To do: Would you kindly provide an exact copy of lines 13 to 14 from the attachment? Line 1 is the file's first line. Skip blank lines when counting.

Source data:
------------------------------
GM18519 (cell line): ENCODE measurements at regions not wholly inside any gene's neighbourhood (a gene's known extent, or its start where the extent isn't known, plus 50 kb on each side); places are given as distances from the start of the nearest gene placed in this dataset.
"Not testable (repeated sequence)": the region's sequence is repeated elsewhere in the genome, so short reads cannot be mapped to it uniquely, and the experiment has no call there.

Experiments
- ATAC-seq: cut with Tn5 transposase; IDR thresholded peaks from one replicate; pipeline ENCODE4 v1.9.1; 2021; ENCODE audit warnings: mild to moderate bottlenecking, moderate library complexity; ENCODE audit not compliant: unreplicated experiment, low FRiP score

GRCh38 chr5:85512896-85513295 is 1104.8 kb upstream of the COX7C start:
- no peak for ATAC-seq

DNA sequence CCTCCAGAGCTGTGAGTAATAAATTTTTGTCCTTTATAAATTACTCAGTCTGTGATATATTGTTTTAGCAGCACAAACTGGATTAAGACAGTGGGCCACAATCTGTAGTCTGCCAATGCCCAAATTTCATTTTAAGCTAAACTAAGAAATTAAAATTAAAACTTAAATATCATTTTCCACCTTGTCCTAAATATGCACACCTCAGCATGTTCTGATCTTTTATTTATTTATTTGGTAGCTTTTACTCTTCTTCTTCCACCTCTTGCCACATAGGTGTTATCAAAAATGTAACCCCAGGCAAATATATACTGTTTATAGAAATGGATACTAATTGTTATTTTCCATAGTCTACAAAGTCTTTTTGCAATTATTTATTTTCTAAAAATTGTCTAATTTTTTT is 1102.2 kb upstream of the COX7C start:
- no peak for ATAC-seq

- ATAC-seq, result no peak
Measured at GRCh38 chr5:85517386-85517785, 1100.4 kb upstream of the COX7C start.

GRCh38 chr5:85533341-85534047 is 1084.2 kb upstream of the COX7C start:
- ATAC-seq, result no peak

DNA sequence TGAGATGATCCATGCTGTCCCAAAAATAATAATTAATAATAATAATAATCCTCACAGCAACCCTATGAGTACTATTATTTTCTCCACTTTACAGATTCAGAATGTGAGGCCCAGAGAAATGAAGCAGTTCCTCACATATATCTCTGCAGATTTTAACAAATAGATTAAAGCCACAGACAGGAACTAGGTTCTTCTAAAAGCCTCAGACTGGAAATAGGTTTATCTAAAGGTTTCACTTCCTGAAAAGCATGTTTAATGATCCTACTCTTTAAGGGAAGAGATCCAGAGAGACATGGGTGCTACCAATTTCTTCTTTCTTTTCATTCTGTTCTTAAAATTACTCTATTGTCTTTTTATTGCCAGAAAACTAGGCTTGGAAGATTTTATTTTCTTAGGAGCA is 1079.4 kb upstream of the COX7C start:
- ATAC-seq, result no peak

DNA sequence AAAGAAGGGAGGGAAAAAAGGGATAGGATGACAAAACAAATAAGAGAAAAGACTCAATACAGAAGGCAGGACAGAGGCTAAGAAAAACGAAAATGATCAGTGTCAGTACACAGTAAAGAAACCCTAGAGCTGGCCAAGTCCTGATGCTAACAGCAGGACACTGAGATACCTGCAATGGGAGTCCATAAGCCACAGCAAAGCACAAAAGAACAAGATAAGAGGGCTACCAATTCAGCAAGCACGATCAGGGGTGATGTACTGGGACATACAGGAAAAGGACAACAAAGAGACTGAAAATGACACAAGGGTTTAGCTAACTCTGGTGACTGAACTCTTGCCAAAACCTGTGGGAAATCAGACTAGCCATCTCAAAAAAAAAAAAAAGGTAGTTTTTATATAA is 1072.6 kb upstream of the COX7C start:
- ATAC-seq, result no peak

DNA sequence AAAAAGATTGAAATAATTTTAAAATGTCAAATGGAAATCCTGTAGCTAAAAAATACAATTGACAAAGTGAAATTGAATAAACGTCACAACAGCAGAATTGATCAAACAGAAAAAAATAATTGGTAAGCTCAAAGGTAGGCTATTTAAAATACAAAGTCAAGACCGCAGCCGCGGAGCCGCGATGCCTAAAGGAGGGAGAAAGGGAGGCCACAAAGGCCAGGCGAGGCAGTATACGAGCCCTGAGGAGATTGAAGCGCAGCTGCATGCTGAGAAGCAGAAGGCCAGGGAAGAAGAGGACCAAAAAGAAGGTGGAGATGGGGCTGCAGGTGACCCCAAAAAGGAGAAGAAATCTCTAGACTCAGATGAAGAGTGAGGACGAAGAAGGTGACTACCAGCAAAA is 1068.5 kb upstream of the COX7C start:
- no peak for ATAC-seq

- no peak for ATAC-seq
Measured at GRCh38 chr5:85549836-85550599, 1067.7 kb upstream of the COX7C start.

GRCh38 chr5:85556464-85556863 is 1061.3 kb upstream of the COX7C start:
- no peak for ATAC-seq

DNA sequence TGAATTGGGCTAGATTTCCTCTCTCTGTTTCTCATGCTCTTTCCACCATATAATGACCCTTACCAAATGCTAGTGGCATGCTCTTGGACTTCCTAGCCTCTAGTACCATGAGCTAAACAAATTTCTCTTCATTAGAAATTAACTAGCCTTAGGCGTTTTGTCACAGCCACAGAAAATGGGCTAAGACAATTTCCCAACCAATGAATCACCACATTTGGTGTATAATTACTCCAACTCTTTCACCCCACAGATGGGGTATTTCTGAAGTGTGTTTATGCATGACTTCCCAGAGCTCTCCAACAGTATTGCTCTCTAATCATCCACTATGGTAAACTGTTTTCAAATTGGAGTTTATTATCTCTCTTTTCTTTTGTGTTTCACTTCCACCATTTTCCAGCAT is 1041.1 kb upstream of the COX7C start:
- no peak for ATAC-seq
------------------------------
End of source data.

DNA sequence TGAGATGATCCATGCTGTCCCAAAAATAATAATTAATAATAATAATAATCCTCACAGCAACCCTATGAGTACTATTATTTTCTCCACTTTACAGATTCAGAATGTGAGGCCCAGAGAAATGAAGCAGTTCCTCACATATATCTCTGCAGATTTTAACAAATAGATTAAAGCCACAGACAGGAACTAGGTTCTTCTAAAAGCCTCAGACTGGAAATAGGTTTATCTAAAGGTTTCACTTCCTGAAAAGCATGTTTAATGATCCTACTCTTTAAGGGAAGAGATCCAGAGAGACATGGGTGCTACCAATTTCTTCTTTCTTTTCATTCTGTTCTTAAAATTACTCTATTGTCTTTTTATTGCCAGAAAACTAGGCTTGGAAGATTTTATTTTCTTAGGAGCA is 1079.4 kb upstream of the COX7C start:
- ATAC-seq, result no peak